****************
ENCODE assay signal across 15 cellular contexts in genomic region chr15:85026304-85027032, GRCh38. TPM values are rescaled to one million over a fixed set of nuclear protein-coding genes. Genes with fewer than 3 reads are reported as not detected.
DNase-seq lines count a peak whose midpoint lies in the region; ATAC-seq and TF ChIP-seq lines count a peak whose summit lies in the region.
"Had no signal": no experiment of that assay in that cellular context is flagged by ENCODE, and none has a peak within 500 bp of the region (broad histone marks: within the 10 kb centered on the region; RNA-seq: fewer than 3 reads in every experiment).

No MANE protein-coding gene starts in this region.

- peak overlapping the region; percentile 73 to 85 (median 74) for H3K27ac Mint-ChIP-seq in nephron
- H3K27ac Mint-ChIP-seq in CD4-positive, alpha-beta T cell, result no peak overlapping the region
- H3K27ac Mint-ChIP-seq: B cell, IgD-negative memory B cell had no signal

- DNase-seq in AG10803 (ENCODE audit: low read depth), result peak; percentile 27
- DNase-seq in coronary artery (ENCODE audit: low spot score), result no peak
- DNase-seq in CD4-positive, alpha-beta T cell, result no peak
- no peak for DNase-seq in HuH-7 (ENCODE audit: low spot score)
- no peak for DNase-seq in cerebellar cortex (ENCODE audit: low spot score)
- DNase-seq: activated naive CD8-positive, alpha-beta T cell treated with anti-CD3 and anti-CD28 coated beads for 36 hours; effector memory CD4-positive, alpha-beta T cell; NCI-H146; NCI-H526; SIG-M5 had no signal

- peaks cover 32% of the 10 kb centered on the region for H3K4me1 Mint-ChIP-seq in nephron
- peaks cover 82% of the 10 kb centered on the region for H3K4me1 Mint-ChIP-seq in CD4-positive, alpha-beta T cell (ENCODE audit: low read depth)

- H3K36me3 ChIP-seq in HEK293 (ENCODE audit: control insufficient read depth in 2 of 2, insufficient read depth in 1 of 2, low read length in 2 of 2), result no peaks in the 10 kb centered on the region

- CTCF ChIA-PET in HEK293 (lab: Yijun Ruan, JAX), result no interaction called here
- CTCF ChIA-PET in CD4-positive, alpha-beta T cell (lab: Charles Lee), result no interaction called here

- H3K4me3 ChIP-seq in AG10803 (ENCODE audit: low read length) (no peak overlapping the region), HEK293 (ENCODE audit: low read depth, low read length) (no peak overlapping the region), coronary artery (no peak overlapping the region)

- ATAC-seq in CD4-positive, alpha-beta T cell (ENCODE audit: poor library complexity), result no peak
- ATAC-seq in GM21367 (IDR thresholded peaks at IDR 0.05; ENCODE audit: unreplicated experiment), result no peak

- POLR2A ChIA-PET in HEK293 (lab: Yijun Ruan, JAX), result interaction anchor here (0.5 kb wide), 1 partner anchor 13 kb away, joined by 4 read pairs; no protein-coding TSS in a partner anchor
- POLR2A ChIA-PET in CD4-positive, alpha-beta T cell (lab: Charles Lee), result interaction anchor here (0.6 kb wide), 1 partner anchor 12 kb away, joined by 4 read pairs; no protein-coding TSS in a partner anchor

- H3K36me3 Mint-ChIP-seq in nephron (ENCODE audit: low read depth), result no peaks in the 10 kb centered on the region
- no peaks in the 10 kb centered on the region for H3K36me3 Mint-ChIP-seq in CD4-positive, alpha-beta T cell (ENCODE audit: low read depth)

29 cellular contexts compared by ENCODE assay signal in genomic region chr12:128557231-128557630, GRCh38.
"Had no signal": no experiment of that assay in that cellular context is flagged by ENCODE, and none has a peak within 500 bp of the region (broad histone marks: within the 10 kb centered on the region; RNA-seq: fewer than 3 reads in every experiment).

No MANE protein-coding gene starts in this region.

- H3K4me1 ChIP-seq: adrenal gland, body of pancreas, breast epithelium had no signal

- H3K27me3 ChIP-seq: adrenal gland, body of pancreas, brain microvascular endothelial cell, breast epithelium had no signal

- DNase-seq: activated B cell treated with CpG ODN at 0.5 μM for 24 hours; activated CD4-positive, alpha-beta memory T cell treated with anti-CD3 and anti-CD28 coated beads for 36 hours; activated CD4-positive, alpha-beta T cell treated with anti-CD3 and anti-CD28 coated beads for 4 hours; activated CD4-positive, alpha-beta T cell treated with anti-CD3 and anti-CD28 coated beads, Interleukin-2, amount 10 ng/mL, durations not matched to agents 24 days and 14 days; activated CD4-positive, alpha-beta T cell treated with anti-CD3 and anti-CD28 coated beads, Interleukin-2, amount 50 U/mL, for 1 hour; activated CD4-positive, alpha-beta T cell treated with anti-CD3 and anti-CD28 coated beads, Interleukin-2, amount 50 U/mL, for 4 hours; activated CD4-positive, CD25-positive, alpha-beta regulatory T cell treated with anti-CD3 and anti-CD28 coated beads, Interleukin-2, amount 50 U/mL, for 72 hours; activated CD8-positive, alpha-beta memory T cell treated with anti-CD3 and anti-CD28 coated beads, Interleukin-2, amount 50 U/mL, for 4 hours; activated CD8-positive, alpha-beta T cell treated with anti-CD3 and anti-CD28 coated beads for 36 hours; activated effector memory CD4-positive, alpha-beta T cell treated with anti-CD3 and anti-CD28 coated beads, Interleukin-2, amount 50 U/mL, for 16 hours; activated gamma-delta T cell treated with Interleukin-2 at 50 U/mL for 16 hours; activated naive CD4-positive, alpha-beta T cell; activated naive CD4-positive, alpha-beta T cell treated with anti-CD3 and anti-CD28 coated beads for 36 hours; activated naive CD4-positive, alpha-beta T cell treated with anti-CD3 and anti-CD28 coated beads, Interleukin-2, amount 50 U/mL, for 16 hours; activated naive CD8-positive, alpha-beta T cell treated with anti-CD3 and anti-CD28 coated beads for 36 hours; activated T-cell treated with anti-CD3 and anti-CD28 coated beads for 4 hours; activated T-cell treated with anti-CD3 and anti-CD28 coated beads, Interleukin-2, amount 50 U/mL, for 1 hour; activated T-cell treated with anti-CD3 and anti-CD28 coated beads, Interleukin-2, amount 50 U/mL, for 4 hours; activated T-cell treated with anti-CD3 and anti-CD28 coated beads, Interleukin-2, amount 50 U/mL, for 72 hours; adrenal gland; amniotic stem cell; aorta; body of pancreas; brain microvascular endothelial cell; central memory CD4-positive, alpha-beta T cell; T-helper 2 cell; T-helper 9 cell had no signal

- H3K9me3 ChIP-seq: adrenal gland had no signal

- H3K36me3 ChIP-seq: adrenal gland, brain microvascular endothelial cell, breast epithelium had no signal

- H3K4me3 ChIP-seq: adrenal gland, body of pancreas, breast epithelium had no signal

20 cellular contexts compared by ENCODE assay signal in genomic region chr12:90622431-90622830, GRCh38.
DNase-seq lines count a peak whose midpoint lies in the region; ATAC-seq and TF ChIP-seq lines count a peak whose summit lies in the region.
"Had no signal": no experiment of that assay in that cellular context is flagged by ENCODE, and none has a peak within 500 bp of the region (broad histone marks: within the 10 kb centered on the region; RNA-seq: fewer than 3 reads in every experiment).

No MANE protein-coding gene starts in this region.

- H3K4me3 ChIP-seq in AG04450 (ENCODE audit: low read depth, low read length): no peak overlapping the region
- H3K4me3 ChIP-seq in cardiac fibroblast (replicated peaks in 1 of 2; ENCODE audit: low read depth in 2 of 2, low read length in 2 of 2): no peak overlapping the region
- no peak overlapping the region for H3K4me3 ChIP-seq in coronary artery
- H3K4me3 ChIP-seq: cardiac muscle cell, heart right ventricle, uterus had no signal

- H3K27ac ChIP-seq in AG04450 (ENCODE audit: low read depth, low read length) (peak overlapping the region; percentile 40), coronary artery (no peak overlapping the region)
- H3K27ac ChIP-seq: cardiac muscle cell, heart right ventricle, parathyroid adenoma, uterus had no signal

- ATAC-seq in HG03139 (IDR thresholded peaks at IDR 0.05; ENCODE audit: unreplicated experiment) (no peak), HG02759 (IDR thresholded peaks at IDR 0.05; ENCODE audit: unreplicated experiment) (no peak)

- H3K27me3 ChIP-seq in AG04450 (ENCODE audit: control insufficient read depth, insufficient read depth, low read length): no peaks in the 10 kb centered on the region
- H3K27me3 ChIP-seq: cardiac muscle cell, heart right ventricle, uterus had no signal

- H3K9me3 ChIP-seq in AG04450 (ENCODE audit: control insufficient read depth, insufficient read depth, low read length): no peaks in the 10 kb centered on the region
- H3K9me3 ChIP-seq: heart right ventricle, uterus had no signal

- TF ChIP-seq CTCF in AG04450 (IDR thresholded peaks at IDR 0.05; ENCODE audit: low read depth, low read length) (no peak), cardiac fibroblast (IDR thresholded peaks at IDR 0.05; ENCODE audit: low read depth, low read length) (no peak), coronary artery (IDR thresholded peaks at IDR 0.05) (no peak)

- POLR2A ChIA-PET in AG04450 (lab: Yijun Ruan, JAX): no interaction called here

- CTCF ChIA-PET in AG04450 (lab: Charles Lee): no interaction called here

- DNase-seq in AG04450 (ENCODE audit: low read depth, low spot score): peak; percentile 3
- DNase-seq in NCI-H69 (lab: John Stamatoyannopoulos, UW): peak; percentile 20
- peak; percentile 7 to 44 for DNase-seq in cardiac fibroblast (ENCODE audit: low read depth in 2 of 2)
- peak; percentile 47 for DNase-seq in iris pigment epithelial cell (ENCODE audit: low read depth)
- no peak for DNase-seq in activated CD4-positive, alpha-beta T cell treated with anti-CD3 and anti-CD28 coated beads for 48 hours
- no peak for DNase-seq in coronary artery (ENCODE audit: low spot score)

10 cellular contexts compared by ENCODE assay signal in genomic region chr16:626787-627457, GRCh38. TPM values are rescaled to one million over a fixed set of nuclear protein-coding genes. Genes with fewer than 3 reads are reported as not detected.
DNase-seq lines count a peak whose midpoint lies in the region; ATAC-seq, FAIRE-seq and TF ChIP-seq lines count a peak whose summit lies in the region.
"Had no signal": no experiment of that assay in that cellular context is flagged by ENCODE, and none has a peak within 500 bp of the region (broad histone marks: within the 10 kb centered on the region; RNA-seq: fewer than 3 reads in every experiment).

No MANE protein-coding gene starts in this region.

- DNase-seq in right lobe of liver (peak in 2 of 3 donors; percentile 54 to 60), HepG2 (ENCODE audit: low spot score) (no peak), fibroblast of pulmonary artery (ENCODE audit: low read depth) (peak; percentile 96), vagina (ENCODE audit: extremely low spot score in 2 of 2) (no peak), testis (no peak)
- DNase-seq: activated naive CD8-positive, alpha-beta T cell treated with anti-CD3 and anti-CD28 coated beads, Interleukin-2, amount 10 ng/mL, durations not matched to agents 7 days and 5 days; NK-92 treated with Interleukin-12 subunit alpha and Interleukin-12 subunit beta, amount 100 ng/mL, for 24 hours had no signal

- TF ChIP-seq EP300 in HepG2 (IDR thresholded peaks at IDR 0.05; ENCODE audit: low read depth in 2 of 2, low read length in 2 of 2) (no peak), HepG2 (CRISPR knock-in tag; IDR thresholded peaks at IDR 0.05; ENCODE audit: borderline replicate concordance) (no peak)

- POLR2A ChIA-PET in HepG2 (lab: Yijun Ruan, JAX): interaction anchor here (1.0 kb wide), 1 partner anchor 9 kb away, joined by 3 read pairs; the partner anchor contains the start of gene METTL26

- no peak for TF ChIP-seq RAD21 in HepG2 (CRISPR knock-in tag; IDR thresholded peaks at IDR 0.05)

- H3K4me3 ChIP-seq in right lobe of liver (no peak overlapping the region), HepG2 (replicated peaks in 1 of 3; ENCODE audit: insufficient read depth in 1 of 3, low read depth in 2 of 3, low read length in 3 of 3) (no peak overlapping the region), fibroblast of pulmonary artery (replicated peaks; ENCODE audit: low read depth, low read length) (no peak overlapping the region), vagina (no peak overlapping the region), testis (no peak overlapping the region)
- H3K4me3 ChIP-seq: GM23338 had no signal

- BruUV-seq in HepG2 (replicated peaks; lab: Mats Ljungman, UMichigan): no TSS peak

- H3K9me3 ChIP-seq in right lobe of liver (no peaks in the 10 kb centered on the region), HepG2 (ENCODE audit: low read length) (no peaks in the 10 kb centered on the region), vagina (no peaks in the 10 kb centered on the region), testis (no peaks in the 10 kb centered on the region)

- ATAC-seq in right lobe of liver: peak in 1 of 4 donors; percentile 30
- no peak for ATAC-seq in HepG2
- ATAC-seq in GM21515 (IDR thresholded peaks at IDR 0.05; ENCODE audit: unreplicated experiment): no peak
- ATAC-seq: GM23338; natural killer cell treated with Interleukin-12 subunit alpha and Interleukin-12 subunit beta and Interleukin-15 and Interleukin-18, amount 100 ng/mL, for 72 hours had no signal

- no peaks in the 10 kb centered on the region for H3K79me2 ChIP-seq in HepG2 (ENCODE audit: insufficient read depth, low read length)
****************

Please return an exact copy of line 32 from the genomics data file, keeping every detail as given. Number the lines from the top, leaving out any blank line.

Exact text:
- H3K9me3 ChIP-seq: adrenal gland had no signal